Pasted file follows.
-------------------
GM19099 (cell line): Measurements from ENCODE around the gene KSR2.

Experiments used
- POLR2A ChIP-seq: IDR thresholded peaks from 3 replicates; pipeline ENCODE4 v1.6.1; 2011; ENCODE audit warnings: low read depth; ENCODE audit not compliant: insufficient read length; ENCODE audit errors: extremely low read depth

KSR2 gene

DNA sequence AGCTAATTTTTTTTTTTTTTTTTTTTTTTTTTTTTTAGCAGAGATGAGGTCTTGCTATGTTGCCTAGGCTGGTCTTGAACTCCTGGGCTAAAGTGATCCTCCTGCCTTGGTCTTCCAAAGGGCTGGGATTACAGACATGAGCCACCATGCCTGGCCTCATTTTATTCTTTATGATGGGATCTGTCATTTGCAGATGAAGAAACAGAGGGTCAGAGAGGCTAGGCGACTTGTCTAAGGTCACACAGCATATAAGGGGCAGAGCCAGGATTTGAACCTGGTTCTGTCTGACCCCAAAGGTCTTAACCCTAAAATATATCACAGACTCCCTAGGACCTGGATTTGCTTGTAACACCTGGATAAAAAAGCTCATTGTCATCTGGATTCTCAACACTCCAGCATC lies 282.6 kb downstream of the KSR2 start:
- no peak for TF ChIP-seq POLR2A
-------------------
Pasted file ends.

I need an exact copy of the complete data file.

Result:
GM19099 (cell line): Measurements from ENCODE around the gene KSR2.

Experiments used
- POLR2A ChIP-seq: IDR thresholded peaks from 3 replicates; pipeline ENCODE4 v1.6.1; 2011; ENCODE audit warnings: low read depth; ENCODE audit not compliant: insufficient read length; ENCODE audit errors: extremely low read depth

KSR2 gene

DNA sequence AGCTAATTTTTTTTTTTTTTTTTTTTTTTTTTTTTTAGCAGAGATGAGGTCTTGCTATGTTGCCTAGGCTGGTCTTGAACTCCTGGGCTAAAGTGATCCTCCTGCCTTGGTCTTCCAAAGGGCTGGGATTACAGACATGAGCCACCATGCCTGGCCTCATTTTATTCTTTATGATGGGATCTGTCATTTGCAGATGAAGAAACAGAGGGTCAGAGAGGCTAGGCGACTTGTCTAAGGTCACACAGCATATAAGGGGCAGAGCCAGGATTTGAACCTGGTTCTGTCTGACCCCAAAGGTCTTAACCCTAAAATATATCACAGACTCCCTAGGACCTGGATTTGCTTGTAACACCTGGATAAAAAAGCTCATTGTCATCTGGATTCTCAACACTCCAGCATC lies 282.6 kb downstream of the KSR2 start:
- no peak for TF ChIP-seq POLR2A